What’s the difference between SOC 1, 2 and 3?

difference between SOC 1 2 and 3 -risk crew

What is a SOC?

The difference between SOC 1, 2 and 3 is quite important assuming that you know what SOC is. Most people will have heard of a SOC audit report, but for those who do not understand what SOC stands for, let us start from the beginning. SOC is the acronym for System and Organisation Controls framework launched by the American Institute of Certified Public Accountants (AICPA). As you may expect SOC’s roots are in financial control with an emphasis on “internal controls over financial reporting”.

Those clever people over at the AICPA were quick to realise that if you don’t have a robust information security framework in place to protect the company’s assets your financial controls may be the least of your worries. So SOC was expanded to include information security.

SOC reports

Before discussing the differences between audit reports, I should point out that all 3 reports are very specific documents that can only be produced by qualified practitioners (which means licensed and registered Certified Public Accountants). There are published standards to be used by qualified practitioners when conducting a SOC engagement.

There are two types of reports for SOC 1 and SOC 2 audits.

  • Type I report: provides a description of your company, the internal control environment, references to your policies and procedures, and an opinion on the suitability and design of the controls in place at the point in time the report was issued
  • Type II report: includes the design and testing of controls to report on the operational effectiveness of controls over a period of time (typically 12 months). This makes it extremely useful to potential clients or partners who might want to see that the controls are in place and working.

What are SOC 1 and SOC 2 then?

SOC 1 covers the Internal Controls over Financial Reporting (ICFR). This type of report is meant for external financial statements, auditors of the organisation’s financial statements. It is designed to provide external parties, such as partners and clients assurance that a company’s internal controls over financial reporting is appropriate and operating effectively.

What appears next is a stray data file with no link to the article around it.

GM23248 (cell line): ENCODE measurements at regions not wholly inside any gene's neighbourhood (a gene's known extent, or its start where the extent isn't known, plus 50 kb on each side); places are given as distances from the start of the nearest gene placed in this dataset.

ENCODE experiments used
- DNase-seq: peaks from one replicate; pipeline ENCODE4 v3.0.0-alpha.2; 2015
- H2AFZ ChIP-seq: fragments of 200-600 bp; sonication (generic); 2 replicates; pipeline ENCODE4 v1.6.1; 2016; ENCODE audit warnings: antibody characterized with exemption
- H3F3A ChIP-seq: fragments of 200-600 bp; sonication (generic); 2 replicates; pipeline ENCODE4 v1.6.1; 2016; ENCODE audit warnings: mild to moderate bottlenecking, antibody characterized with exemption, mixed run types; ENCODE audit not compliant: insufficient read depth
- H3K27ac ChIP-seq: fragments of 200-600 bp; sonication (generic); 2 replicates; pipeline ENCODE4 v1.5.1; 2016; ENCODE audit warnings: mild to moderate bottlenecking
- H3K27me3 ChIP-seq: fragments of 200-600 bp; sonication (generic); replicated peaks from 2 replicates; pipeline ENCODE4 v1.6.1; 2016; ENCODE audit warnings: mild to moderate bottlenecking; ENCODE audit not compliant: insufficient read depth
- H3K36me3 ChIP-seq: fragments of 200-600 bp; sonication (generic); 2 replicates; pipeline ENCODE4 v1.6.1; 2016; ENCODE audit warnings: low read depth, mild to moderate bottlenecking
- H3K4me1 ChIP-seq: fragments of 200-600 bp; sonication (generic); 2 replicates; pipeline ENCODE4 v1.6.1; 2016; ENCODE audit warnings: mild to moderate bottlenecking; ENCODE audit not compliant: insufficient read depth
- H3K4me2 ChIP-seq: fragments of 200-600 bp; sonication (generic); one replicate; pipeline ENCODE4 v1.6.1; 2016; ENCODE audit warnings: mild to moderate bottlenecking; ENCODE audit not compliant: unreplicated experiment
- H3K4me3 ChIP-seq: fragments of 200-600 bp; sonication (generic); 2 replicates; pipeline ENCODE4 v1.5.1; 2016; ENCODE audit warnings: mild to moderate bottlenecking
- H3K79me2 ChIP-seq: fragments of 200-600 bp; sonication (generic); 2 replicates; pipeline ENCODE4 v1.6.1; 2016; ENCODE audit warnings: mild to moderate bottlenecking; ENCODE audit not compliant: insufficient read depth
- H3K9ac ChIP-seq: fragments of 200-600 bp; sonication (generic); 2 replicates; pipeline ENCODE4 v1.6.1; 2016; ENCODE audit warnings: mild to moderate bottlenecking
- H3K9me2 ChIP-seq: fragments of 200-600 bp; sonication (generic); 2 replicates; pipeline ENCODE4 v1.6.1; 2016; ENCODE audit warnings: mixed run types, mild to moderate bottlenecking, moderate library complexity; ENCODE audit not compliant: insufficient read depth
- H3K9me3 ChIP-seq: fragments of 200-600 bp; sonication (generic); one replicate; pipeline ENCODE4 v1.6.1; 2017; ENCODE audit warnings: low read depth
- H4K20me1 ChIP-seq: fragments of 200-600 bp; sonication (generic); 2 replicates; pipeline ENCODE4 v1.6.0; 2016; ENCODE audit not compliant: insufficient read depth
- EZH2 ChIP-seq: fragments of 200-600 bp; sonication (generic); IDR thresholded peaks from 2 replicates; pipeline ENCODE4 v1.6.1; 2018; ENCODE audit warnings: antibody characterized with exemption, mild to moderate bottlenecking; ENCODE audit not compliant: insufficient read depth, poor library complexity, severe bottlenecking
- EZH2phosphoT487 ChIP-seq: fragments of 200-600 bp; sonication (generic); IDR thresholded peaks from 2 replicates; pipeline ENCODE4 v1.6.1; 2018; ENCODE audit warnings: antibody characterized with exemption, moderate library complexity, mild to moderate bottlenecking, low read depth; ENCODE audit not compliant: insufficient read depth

SOC 2 is different. The purpose of the SOC 2 audit is to evaluate an organisation’s information systems controls relevant to:

  • Security
  • Availability
  • Integrity
  • Confidentiality

In broad terms we can summarise SOC 1 as a financial and SOC 2 as information security.

So where does a SOC 3 report fit in?

The problems with both types of reports of a SOC 1 or SOC 2 audit is that they are rather detailed. A SOC 2 audit report describes the control framework a company has put in place and a Type II report will describe its effectiveness during the reporting period.

Type II reports, if made public, could be very interesting to any potential bad actors who want to do some groundwork before attempting to gain access to the company’s systems. It describes what controls are being used and how effective they are. This is not the type of information you would normally make public.

The SOC 3 Report

The SOC 3 audit report is the publicly available report you can sometimes find published on websites or in marketing material. There is limited information in a SOC 3 report. It does not contain a description of the auditor’s test of the controls or the results for example.

To wrap the SOC differences

If you were not aware of the SOC distinctions before reading this blog post then you should now have it “SOC’d-IT-TO-YOU” and understand that:

  • a SOC 1 audit report is reporting on the financial reporting controls
  • a SOC 2 audit report is reporting on the information security controls
  • a SOC 3 audit report is the stamp of approval to say everything’s good

But don’t forget a Type I audit report is a description of the control environment but not an indication that it is actually working. A Type II audit report indicates how the control environment is working over a period of time.

Watch our webinar to find an in-depth discussion of SOC 1, 2 and 3 and their benefits.

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Risk Crew